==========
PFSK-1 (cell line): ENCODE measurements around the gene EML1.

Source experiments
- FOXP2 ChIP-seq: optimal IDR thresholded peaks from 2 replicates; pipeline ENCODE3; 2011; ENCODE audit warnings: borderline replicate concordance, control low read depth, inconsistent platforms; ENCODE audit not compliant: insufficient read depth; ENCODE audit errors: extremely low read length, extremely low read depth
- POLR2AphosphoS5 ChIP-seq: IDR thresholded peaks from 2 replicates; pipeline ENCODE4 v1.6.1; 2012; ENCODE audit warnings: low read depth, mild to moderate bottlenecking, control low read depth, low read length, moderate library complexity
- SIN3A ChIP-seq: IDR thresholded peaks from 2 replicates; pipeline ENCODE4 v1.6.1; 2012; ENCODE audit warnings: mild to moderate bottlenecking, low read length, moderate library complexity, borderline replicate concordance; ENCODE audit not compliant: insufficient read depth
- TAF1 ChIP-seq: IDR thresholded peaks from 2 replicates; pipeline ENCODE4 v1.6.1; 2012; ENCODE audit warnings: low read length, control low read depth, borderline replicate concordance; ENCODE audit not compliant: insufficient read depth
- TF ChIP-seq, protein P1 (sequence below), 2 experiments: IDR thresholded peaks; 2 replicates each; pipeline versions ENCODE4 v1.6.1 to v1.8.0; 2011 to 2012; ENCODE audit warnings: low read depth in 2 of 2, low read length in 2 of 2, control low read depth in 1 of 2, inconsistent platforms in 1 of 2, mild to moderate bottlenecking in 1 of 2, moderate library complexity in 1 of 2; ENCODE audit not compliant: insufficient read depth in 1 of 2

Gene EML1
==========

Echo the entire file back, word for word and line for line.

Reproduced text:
PFSK-1 (cell line): ENCODE measurements around the gene EML1.

Source experiments
- FOXP2 ChIP-seq: optimal IDR thresholded peaks from 2 replicates; pipeline ENCODE3; 2011; ENCODE audit warnings: borderline replicate concordance, control low read depth, inconsistent platforms; ENCODE audit not compliant: insufficient read depth; ENCODE audit errors: extremely low read length, extremely low read depth
- POLR2AphosphoS5 ChIP-seq: IDR thresholded peaks from 2 replicates; pipeline ENCODE4 v1.6.1; 2012; ENCODE audit warnings: low read depth, mild to moderate bottlenecking, control low read depth, low read length, moderate library complexity
- SIN3A ChIP-seq: IDR thresholded peaks from 2 replicates; pipeline ENCODE4 v1.6.1; 2012; ENCODE audit warnings: mild to moderate bottlenecking, low read length, moderate library complexity, borderline replicate concordance; ENCODE audit not compliant: insufficient read depth
- TAF1 ChIP-seq: IDR thresholded peaks from 2 replicates; pipeline ENCODE4 v1.6.1; 2012; ENCODE audit warnings: low read length, control low read depth, borderline replicate concordance; ENCODE audit not compliant: insufficient read depth
- TF ChIP-seq, protein P1 (sequence below), 2 experiments: IDR thresholded peaks; 2 replicates each; pipeline versions ENCODE4 v1.6.1 to v1.8.0; 2011 to 2012; ENCODE audit warnings: low read depth in 2 of 2, low read length in 2 of 2, control low read depth in 1 of 2, inconsistent platforms in 1 of 2, mild to moderate bottlenecking in 1 of 2, moderate library complexity in 1 of 2; ENCODE audit not compliant: insufficient read depth in 1 of 2

Gene EML1